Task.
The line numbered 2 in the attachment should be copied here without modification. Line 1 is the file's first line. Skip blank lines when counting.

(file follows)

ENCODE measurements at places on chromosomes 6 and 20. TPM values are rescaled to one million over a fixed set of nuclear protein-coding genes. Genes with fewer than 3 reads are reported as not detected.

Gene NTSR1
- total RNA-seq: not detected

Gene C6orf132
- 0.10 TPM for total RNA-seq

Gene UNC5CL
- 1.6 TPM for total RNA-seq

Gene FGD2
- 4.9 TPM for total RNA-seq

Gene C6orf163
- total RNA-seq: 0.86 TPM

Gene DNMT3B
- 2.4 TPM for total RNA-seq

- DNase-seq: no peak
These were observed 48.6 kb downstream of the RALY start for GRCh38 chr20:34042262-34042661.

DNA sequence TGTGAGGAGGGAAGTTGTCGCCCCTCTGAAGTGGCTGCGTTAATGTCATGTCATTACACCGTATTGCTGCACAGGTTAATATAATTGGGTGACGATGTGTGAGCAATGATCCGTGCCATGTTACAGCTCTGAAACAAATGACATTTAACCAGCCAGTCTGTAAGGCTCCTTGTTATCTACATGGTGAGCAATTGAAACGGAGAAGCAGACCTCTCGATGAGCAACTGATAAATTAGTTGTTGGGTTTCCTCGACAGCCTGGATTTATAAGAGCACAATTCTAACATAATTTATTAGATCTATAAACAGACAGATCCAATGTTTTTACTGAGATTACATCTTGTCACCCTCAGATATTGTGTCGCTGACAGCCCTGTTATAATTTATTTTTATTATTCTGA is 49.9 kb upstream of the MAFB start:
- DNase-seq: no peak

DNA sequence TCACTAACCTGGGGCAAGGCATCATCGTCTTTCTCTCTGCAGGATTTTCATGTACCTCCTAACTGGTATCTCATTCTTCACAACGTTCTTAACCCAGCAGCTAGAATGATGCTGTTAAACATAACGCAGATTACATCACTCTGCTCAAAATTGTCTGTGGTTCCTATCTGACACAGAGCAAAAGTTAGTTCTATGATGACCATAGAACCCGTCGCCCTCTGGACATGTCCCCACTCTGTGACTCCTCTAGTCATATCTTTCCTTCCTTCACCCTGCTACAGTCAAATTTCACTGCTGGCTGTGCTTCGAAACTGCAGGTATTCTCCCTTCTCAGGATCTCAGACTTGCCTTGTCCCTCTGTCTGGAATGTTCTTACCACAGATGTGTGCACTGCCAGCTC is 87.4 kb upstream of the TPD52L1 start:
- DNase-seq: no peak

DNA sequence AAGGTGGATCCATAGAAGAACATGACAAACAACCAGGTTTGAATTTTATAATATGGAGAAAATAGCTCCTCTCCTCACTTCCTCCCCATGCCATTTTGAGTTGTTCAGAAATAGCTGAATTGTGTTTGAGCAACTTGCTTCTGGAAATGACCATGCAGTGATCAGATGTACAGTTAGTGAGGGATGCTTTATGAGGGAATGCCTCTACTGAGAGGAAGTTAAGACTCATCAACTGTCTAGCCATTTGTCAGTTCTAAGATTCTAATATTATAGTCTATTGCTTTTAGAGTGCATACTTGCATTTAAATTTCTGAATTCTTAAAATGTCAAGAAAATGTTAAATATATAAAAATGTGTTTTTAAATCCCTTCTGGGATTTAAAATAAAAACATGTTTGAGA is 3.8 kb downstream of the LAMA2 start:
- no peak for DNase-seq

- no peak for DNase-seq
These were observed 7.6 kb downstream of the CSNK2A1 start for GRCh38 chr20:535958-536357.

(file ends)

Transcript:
Gene NTSR1